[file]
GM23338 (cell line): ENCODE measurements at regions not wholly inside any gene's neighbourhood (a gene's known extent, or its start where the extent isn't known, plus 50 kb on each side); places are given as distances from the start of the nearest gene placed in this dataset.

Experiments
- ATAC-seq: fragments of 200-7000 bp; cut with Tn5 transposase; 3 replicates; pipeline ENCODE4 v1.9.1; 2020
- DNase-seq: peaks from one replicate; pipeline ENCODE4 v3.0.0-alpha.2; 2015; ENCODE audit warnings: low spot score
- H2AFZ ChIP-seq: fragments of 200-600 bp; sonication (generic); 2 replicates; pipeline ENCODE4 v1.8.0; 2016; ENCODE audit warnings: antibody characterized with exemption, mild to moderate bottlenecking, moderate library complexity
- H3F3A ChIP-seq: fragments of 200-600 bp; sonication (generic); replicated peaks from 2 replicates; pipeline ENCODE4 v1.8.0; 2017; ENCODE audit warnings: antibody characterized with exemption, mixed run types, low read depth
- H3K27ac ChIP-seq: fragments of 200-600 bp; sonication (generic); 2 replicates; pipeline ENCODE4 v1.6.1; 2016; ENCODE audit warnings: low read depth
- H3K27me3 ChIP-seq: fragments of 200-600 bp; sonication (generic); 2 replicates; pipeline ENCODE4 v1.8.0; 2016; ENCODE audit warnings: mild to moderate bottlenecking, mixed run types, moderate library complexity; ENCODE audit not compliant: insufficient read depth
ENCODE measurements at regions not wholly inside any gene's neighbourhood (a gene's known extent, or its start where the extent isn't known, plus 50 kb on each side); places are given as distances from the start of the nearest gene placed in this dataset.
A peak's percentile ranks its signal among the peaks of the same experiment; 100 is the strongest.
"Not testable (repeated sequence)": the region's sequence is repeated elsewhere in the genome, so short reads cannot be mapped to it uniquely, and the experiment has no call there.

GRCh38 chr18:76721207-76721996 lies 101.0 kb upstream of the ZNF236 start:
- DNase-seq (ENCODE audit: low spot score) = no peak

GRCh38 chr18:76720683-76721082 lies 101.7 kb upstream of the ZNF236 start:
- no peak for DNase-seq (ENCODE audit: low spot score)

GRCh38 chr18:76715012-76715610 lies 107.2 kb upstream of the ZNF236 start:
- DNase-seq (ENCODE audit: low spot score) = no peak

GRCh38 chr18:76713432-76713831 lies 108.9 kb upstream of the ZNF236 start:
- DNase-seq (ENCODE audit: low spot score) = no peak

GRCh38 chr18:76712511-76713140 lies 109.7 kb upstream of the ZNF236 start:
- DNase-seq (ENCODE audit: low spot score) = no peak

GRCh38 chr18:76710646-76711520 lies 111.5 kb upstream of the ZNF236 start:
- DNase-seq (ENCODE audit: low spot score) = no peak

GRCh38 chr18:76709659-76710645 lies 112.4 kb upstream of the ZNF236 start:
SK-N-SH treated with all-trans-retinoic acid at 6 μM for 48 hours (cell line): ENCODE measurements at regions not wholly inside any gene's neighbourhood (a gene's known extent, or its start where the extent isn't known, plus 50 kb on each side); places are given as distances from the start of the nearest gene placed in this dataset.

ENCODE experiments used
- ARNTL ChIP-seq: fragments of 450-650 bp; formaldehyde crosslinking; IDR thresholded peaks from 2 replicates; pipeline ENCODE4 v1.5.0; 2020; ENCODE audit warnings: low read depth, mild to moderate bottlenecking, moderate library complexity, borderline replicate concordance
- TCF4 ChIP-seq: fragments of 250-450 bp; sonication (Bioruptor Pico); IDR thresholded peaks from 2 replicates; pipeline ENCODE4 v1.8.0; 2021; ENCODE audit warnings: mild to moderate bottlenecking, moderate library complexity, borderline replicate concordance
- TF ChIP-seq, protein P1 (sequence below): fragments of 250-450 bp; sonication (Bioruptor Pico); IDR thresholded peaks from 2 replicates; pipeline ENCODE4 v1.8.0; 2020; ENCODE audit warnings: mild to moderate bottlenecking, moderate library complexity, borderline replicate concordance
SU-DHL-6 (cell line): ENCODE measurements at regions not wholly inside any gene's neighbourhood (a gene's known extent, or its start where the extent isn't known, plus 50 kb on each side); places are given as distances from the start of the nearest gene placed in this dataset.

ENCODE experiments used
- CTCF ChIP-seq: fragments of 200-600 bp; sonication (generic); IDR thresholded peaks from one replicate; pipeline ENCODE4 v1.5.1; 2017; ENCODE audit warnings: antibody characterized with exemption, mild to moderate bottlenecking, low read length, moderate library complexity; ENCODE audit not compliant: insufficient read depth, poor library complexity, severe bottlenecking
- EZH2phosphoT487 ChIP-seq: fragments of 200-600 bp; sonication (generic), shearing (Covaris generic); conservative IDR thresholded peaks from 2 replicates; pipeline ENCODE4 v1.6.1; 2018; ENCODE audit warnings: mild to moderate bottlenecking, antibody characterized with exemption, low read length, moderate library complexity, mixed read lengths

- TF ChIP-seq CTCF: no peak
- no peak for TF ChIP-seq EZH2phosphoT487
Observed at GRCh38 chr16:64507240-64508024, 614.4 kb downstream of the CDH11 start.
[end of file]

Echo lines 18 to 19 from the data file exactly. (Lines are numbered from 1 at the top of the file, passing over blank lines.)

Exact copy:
GRCh38 chr18:76713432-76713831 lies 108.9 kb upstream of the ZNF236 start:
- DNase-seq (ENCODE audit: low spot score) = no peak